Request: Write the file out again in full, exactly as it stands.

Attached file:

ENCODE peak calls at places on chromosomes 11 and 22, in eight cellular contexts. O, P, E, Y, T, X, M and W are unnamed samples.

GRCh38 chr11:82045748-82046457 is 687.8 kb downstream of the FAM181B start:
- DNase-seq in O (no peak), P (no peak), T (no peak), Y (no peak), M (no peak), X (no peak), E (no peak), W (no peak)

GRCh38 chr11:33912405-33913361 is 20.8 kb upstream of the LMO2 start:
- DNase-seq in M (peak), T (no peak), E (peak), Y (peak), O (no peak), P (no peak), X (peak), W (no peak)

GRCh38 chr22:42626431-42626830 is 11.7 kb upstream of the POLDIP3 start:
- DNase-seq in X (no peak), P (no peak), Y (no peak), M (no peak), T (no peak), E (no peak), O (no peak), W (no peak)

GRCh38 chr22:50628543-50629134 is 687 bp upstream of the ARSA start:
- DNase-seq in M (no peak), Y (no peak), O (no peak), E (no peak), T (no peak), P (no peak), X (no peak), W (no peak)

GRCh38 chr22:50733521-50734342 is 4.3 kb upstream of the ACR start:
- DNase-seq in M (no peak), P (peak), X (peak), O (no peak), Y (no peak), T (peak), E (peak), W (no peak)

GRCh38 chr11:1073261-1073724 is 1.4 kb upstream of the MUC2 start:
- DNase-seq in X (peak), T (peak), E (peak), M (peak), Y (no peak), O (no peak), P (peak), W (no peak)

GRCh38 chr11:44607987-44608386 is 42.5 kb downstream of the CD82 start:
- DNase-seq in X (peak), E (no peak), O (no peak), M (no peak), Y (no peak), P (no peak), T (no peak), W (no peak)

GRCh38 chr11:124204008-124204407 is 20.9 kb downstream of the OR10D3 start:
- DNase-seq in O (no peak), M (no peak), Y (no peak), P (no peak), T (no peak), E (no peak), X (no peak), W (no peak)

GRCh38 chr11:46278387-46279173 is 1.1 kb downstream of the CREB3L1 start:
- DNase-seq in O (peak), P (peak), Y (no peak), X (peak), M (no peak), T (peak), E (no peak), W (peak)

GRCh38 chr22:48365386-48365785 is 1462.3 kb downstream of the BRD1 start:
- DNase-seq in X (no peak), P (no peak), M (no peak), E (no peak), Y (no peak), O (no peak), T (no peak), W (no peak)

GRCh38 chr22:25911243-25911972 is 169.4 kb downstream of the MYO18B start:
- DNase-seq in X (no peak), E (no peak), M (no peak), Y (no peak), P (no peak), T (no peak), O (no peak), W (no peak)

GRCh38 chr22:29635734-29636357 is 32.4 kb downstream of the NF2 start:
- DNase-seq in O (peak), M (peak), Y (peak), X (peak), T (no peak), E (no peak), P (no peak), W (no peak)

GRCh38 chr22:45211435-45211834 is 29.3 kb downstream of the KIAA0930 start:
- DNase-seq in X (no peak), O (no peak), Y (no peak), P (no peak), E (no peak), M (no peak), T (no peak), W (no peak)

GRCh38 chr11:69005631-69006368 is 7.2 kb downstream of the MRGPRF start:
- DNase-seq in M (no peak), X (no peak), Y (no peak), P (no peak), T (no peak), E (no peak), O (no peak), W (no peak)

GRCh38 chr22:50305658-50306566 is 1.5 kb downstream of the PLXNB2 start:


ENCODE peak calls at places on chromosomes 11 and 22, in eight cellular contexts. O, P, E, Y, T, X, M and W are unnamed samples.

GRCh38 chr11:82045748-82046457 is 687.8 kb downstream of the FAM181B start:
- DNase-seq in O (no peak), P (no peak), T (no peak), Y (no peak), M (no peak), X (no peak), E (no peak), W (no peak)

GRCh38 chr11:33912405-33913361 is 20.8 kb upstream of the LMO2 start:
- DNase-seq in M (peak), T (no peak), E (peak), Y (peak), O (no peak), P (no peak), X (peak), W (no peak)

GRCh38 chr22:42626431-42626830 is 11.7 kb upstream of the POLDIP3 start:
- DNase-seq in X (no peak), P (no peak), Y (no peak), M (no peak), T (no peak), E (no peak), O (no peak), W (no peak)

GRCh38 chr22:50628543-50629134 is 687 bp upstream of the ARSA start:
- DNase-seq in M (no peak), Y (no peak), O (no peak), E (no peak), T (no peak), P (no peak), X (no peak), W (no peak)

GRCh38 chr22:50733521-50734342 is 4.3 kb upstream of the ACR start:
- DNase-seq in M (no peak), P (peak), X (peak), O (no peak), Y (no peak), T (peak), E (peak), W (no peak)

GRCh38 chr11:1073261-1073724 is 1.4 kb upstream of the MUC2 start:
- DNase-seq in X (peak), T (peak), E (peak), M (peak), Y (no peak), O (no peak), P (peak), W (no peak)

GRCh38 chr11:44607987-44608386 is 42.5 kb downstream of the CD82 start:
- DNase-seq in X (peak), E (no peak), O (no peak), M (no peak), Y (no peak), P (no peak), T (no peak), W (no peak)

GRCh38 chr11:124204008-124204407 is 20.9 kb downstream of the OR10D3 start:
- DNase-seq in O (no peak), M (no peak), Y (no peak), P (no peak), T (no peak), E (no peak), X (no peak), W (no peak)

GRCh38 chr11:46278387-46279173 is 1.1 kb downstream of the CREB3L1 start:
- DNase-seq in O (peak), P (peak), Y (no peak), X (peak), M (no peak), T (peak), E (no peak), W (peak)

GRCh38 chr22:48365386-48365785 is 1462.3 kb downstream of the BRD1 start:
- DNase-seq in X (no peak), P (no peak), M (no peak), E (no peak), Y (no peak), O (no peak), T (no peak), W (no peak)

GRCh38 chr22:25911243-25911972 is 169.4 kb downstream of the MYO18B start:
- DNase-seq in X (no peak), E (no peak), M (no peak), Y (no peak), P (no peak), T (no peak), O (no peak), W (no peak)

GRCh38 chr22:29635734-29636357 is 32.4 kb downstream of the NF2 start:
- DNase-seq in O (peak), M (peak), Y (peak), X (peak), T (no peak), E (no peak), P (no peak), W (no peak)

GRCh38 chr22:45211435-45211834 is 29.3 kb downstream of the KIAA0930 start:
- DNase-seq in X (no peak), O (no peak), Y (no peak), P (no peak), E (no peak), M (no peak), T (no peak), W (no peak)

GRCh38 chr11:69005631-69006368 is 7.2 kb downstream of the MRGPRF start:
- DNase-seq in M (no peak), X (no peak), Y (no peak), P (no peak), T (no peak), E (no peak), O (no peak), W (no peak)

GRCh38 chr22:50305658-50306566 is 1.5 kb downstream of the PLXNB2 start: